Friday, April 10, 2009
Thursday, April 9, 2009
As early as 1783 Islamic Pirates were attacking US Merchantmen off the coast of Africa capturing them and demanding ransom. In 1786 Thomas Jefferson and John Adams tried to negotiate with a representative of the terrorist. They were told, “It was written in their Koran, that all nations which had not acknowledged the Prophet were sinners, whom it was the right and duty of the faithful to plunder and enslave; and that every muslim who was slain in this warfare was sure to go to paradise” by Sidi Haji Abdul Rahman Adja.
On August 1st, 1801 the frigate USS Enterprise engaged and defeated an Islamic Pirate ship in the Mediterranean that had been attacking US shipping. It was the first time that a nation had stood up to the Islamic terrorist. Europe then as now just paid ransom and practiced a process of appeasement with terrorist. For the next few years the US Navy patrolled the Mediterranean defeating the terrorist on the high seas and US Marines attacked on shore. The battle of Tripoli, Libya is remembered in the Marine Hymn and was the first time America took on the Islamic Terrorist and won over 200 years ago.
Today the Islamic Pirates are at it again off the coast of Africa. They captured another US Merchantmen, the “Maersk Alabama,” but unlike the other Merchantmen of the world, the US crew fought back. After 200 years the Islamic Pirates have forgotten how Americans react, but the US Navy must respond as it did 200 years ago.
The world has changed, but the one thing the terrorist understand hasn’t and that is a show of force. We learn from our history, or at least we should. Two things that have worked in the past will work here. The first is to form convoys as was done in World War I and II. This is where merchant ships form a fleet and are escorted through hostile waters by armed naval vessels. This has worked in the past and will work here. The Somali Pirates would be fools to take on actual warships.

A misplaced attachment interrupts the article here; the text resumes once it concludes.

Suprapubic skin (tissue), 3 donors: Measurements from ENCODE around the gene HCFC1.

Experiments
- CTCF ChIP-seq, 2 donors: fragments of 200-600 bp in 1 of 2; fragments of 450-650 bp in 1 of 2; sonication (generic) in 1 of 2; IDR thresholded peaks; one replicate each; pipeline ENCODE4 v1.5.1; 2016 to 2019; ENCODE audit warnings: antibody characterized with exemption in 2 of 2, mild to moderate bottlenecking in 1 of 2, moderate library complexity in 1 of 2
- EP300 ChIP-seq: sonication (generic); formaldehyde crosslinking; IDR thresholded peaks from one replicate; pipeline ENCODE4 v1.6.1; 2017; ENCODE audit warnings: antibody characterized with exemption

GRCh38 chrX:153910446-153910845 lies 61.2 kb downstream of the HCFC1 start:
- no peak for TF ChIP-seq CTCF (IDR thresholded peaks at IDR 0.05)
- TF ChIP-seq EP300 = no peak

Since the Islamic Pirates are not likely to attack an escorted convoy, they will look for easier prey, those lone ships that wander into their hunting ground. This is where the Q-Ships come in. Q-Ships were used to lure German U-boats to the surface in both World War I and II. The Q-Ships look like normal merchant vessels, but in reality caring no cargo. They are crewed by navy personal, carried hidden heavy weapons, and the cargo holds are filled with empty oil drums to keep them afloat should they be damaged in battle. When the U-boats would surface to attack the unarmed merchantmen, the Q-Ship reveals its armament and attacks. Today a modern Q-ship would be the perfect weapon to take on the Muslim Pirates and destroy them, leaving enough survivors to warn other pirates that all merchantmen are not what they appear. On second thought leave no survivors, let them all come out to engage the Q-Ships.
Wednesday, April 8, 2009
Tuesday, April 7, 2009
Their prudence, however, is in stark contrast to the debate taking place in Congress over a $3.5 trillion federal budget that spends too much, taxes too much and borrows too much.
This $3.5 trillion is, of course, in addition to the $700 billion financial rescue plan, the $787 billion economic stimulus package, and trillions of dollars used as a backstop for AIG, Citigroup and other firms.
As I've said before, some of that spending - particularly key infrastructure spending through the stimulus package - can have an important economic impact.
Yet a pattern is emerging that is troubling to me, to many of my congressional colleagues and to many West Virginians. Simply put, Congress is setting the stage for an unsustainable level of debt.
In fact, the budget we considered last week lays out a framework to add yet another $5 trillion to our nation's debt over the next five years.
There's little question that the president and his new administration inherited debt, but it doesn't strike me as the best course of action to expand it at a record pace.
The proposed budget would increase taxes by approximately $1.2 trillion over 10 years, placing a heavier burden on job-creating small businesses. It would increase spending by $1 trillion over five years, placing even more of a burden on regular taxpayers.
In 2010 alone, government spending amounts to 25 percent of our nation's gross domestic product. The deficit for 2010 stands to top a trillion dollars.
As Sen. Kent Conrad, D-N.D., chairman of the Senate Budget Committee has said, "We're seeing the prospect of another doubling of debt, and that's unsustainable."
Monday, April 6, 2009
The fear is that the Obama administration will try to by pass the Congress and the Constitution by imposing stricter regulations through the Environmental Protection Agency. Some of these regulations will reach deep into local governments causing increasing taxes across the board putting even more strain on the sluggish economy.
Should lawmakers pass a bill requiring people who receive government assistance, such as welfare, unemployment, food stamps, etc, be required to pass a drug test in order to receive those taxpayer funded benefits?75% Responded Yes
25% Responded No
The Sample Size was 49